When discussing the issue of crime, many individuals have their perception influenced by the process of supposition. This means that their opinions are based and conceived upon an assumed understanding, and often not entirely relevant in terms of their factual content. The ultimate consequence of this is that sections of society are misjudged by association, and criminal conduct is subsequently attributed to limited perpetrators and groups.
As an example of this, it is a common understanding that poor or poverty stricken geographical areas are more likely to produce criminals and criminal behavior, and this at least has a foundation in fact and statistical relevance. However, this means that crime is often considered to be an affliction of financial hardship or poor standards of living, when it is in fact prevalent in alternative social circumstances through separate forms and actions.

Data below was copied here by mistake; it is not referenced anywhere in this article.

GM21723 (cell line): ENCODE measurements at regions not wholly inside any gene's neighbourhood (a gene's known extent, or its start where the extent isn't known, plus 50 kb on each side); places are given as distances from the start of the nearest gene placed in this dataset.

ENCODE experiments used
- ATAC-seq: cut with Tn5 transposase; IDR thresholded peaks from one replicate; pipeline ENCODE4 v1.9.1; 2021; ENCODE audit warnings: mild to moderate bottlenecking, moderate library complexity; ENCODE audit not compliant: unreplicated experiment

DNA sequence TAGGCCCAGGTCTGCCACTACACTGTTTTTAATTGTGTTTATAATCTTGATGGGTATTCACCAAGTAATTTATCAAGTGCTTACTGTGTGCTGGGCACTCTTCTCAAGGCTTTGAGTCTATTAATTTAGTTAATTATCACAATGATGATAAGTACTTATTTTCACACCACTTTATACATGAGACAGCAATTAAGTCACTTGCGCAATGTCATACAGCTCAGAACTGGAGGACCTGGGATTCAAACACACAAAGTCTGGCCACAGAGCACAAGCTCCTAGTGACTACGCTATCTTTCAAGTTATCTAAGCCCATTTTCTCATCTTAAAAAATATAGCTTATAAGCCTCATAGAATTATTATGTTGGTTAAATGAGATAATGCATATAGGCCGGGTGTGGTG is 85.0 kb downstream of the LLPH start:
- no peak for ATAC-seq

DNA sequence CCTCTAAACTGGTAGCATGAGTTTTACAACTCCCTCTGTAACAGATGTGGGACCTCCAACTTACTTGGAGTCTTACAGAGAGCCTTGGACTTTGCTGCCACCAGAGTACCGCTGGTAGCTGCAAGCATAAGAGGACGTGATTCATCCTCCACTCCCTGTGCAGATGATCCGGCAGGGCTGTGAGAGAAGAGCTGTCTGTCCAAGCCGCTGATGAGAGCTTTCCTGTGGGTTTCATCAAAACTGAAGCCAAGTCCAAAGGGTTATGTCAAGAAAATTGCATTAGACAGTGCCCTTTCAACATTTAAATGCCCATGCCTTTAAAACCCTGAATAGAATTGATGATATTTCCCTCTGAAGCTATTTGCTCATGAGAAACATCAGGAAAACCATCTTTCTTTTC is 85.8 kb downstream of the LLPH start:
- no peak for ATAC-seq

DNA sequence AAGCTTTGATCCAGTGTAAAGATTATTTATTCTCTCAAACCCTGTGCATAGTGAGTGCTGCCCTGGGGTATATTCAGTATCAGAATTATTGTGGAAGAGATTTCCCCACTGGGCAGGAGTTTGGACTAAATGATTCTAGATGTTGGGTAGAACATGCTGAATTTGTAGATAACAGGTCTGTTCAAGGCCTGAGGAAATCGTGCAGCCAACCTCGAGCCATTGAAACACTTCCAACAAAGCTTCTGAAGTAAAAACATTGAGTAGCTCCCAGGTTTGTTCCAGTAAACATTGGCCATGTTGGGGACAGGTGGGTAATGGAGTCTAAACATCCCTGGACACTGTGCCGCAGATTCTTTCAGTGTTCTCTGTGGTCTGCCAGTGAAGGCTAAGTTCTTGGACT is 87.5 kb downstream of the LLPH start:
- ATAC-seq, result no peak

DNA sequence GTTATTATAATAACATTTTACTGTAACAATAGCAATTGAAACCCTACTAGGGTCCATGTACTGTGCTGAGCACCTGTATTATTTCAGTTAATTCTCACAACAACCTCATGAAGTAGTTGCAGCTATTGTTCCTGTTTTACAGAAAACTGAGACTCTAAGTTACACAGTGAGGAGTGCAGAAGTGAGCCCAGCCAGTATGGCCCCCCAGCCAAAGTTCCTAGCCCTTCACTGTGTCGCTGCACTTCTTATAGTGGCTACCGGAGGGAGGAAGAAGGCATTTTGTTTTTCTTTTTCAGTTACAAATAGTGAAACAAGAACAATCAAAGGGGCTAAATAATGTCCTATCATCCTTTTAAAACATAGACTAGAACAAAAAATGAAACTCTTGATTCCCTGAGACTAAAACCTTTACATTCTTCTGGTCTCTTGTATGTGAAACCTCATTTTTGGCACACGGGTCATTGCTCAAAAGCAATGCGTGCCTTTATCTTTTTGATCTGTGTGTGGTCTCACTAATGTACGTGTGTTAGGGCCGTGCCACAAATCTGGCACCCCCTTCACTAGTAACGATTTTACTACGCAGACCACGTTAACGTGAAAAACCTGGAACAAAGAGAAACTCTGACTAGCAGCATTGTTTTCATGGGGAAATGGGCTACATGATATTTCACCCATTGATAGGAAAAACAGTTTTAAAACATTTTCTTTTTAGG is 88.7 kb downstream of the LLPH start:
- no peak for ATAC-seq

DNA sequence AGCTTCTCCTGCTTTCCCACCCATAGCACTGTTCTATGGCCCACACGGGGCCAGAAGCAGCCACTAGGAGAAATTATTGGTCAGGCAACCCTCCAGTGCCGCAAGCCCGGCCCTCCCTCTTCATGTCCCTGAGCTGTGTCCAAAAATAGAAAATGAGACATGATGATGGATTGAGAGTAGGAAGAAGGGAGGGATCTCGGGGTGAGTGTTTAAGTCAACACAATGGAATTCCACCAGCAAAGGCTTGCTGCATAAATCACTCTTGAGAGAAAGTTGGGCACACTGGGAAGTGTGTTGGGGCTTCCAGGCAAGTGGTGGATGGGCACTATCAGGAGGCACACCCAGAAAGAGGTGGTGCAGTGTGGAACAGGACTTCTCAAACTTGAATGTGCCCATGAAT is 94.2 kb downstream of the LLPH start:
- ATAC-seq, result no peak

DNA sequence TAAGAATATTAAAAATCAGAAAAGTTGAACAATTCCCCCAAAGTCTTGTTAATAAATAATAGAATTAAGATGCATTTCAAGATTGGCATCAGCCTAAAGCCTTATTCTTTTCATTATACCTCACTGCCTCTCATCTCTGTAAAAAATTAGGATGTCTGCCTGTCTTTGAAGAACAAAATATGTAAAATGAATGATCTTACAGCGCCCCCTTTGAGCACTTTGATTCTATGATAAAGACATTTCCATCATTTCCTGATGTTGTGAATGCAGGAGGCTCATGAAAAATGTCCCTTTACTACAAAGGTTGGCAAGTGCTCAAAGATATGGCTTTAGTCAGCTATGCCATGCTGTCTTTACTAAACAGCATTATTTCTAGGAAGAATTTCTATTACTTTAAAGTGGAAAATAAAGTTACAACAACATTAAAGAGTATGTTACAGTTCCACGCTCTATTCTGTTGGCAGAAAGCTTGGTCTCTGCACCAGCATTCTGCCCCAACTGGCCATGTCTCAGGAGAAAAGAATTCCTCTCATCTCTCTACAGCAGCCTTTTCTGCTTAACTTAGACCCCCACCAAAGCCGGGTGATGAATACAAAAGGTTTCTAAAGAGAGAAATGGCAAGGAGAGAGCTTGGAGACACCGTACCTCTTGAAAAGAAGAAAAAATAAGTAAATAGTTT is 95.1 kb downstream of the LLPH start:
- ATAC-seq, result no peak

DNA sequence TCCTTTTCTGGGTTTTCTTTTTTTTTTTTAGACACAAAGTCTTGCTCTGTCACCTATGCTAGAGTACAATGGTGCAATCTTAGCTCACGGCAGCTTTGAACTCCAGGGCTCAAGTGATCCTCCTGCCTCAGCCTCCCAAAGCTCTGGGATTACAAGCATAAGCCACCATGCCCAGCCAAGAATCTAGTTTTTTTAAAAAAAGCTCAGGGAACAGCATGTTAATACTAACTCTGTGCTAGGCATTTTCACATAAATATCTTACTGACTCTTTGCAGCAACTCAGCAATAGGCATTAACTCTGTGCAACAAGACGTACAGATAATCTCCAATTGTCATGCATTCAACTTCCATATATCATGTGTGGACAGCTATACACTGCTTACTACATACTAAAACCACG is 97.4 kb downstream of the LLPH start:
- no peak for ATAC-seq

The Triggers of Criminality
In order to understand this concept, it is crucial to determine the variable types of crime and the motives that trigger them. This is significant because certain types of criminal activity are relevant to specific demographics, and this in itself transcends the illusion that crime is only likely to be committed by certain individuals who are affected by poverty or a financially restricted upbringing. The truth is that particular aspects of criminal activity are more likely to occur in more affluent geographical areas.